Don’t you remember that long, last waltz, with its sobbing, sad refrain?
Don’t you remember that last good-by, and the dear eyes dim with tears?
Don’t you remember that golden dream, with never a hint of pain,
Of lives that would blend like an angel-song in the bliss of the coming years?

Oh, what have I lost! What have I lost! Ethel, forgive, forgive!
The red, red rose is faded now, and it’s fifty years ago.
‘Twere better to die a thousand deaths than live each day as I live!
I have sinned, I have sunk to the lowest depths — but oh, I have suffered so!

Hark! Oh, hark! I can hear the bells! . . . Look! I can see her there,
Fair as a dream . . . but it fades . . . And now — I can hear the dreadful hum
Of the crowded court . . . See! the Judge looks down . . .
NOT GUILTY, my Lord, I swear . . .
The bells — I can hear the bells again! . . . Ethel, I come, I come! . . .

* * * * *

“Rouse up, old man, it’s twelve o’clock. You can’t sleep here, you know.
Say! ain’t you got no sentiment? Lift up your muddled head;
Have a drink to the glad New Year, a drop before you go —
You darned old dirty hobo . . . My God! Here, boys! He’s DEAD!”

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New Year’s Chimes by Francis Thompson

New Year’s Chimes by Francis Thompson is a profound work of literature that is simple in its essence. This is the greatness of the poet who can speak of something so deep rooted in a manner so lucid.

In this poem is seems as if the poet is trying to unveil the mysteries of the universe in a simplistic manner that is so typical of Francis Thompson’s writings. He never thought he should have to explain himself before his readers for he was intellectually intricate yet simple in the manner in which his words flew.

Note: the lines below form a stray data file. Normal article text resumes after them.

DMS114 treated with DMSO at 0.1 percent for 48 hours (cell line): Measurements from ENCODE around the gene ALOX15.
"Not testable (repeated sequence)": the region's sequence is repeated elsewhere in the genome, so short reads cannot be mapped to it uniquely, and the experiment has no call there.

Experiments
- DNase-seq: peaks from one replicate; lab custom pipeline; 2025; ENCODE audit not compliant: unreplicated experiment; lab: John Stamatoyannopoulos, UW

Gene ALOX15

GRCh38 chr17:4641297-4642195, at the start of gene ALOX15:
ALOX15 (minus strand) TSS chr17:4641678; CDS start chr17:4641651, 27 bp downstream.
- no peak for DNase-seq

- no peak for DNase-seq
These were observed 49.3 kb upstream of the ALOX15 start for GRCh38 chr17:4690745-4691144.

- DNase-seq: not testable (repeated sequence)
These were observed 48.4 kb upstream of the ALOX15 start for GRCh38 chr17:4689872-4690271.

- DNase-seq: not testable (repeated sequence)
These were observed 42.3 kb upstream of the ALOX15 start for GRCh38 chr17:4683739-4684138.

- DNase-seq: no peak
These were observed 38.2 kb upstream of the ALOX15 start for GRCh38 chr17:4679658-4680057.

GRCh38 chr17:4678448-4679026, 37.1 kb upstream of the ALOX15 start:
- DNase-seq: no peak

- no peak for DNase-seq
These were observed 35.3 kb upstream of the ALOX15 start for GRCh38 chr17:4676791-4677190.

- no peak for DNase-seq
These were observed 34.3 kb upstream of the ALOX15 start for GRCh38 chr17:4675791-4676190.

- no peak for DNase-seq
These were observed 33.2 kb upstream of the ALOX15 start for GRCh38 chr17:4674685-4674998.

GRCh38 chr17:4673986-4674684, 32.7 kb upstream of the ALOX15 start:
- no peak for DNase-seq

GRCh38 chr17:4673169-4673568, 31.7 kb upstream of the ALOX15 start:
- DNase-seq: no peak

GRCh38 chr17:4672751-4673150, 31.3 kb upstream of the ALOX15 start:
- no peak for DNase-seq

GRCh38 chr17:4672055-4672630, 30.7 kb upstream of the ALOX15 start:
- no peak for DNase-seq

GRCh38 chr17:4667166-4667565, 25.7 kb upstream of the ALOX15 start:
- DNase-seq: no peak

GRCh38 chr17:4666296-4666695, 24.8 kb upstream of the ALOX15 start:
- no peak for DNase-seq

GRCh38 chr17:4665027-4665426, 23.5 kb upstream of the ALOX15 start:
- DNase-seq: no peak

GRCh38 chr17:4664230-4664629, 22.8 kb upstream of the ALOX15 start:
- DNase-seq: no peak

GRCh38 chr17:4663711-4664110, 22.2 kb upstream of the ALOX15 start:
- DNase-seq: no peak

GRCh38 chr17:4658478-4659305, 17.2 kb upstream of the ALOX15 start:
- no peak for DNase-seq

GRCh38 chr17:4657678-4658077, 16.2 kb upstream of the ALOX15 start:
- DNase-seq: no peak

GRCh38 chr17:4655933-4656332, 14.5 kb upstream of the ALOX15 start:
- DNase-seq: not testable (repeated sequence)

His attention to details is also what moves the readers. Many philosophers have large ideas that are beyond comprehension of the common people. Again some philosophers deal with such minute ideas that common people fail to get the point.

But Thompson could stay within these two extremes and as such became a writer who never took the understanding prowess of the common man for granted – he was ever to humble to think that the common man needed to be explained his ideas for comprehension.

What is the song the stars sing?
(And a million songs are as song of one)
This is the song the stars sing:
(Sweeter song’s none)One to set, and many to sing,
(And a million songs are as song of one)
One to stand, and many to cling,
The many things, and the one Thing,
The one that runs not, the many that run.The ever new weaveth the ever old,
(And a million songs are as song of one)
Ever telling the never told;
The silver saith, and the said is gold,
And done ever the never done.

The chase that’s chased is the Lord o’ the chase,
(And a million songs are as song of one)
And the pursued cries on the race;
And the hounds in leash are the hounds that run.

Hidden stars by the shown stars’ sheen:
(And a million suns are but as one)
Colours unseen by the colours seen,
And sounds unheard heard sounds between,
And a night is in the light of the sun.

An ambuscade of lights in night,
(And a million secrets are but as one)
And anight is dark in the sun’s light,
And a world in the world man looks upon.

Hidden stars by the shown stars’ wings,
(And a million cycles are but as one)
And a world with unapparent strings
Knits the stimulant world of things;
Behold, and vision thereof is none.

The world above in the world below,
(And a million worlds are but as one)
And the One in all; as the sun’s strength so
Strives in all strength, glows in all glow
Of the earth that wits not, and man thereon.

Braced in its own fourfold embrace
(And a million strengths are as strength of one)
And round it all God’s arms of grace,
The world, so as the Vision says,
Doth with great lightning-tramples run.

And thunder bruiteth into thunder,
(And a million sounds are as sound of one)
From stellate peak to peak is tossed a voice of wonder,
And the height stoops down to the depths thereunder,
And sun leans forth to his brother-sun.

And the more ample years unfold
(With a million songs as song of one)
A little new of the ever old,
A little told of the never told,
Added act of the never done.